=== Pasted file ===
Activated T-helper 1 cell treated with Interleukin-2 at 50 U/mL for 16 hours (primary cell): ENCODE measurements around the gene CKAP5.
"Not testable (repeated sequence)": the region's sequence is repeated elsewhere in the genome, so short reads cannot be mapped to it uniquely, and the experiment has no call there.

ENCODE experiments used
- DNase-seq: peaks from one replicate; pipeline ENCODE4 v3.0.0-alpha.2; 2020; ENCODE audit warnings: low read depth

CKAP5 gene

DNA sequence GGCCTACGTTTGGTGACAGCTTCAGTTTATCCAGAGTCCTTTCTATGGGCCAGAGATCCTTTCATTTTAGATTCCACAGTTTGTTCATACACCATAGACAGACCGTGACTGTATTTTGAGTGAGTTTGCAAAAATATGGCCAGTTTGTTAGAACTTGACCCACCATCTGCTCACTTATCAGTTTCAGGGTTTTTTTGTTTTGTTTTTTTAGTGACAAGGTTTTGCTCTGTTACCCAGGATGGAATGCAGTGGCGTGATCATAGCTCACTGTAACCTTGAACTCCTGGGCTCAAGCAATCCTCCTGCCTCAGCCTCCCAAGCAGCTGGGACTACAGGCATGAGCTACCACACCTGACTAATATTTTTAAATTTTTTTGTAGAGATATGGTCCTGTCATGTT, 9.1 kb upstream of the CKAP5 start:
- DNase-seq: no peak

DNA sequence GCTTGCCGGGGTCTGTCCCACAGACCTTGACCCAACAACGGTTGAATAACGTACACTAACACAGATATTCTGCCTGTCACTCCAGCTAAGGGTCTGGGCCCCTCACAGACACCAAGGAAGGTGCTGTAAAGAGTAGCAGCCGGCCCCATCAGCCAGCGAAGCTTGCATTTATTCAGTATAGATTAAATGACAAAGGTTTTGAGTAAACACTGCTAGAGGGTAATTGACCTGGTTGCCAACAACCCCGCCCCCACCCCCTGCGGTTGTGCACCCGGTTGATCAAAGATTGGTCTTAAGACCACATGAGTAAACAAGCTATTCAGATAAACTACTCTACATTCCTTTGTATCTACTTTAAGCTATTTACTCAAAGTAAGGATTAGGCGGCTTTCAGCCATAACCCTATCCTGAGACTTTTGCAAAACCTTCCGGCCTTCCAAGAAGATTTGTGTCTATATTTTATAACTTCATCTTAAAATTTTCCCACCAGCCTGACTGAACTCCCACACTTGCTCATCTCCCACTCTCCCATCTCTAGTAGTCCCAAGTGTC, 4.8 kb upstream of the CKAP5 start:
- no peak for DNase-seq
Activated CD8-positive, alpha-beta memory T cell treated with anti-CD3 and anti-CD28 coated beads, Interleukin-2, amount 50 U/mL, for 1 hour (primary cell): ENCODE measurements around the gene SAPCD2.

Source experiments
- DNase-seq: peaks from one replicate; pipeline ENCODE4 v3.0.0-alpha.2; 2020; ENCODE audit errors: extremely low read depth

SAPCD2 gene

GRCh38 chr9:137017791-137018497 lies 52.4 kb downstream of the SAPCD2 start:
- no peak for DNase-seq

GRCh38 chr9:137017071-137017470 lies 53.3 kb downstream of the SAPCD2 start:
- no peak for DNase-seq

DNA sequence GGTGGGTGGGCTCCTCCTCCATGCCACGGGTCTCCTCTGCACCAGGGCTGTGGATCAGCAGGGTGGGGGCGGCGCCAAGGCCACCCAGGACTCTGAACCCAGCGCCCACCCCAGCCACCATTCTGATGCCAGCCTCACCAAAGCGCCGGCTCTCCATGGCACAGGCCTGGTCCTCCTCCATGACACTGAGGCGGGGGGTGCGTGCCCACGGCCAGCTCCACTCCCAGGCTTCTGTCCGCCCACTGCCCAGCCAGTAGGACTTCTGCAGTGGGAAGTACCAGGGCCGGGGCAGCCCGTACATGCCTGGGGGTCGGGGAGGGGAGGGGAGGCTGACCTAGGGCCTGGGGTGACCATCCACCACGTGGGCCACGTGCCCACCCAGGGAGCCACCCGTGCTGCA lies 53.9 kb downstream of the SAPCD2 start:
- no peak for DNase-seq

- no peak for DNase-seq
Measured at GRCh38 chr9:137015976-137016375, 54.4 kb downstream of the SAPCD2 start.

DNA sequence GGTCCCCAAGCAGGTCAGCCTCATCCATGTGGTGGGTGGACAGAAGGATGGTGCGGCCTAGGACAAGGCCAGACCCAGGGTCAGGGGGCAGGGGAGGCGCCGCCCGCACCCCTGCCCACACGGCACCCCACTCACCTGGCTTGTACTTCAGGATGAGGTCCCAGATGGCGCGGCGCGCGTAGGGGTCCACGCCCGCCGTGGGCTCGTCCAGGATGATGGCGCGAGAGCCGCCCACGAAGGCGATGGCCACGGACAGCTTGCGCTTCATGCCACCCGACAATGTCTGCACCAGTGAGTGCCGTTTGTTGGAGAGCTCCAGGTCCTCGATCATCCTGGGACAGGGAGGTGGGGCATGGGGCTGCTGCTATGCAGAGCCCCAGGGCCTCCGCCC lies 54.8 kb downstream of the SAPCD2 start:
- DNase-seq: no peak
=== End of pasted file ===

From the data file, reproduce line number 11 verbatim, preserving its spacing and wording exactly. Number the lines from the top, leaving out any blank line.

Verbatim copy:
Source experiments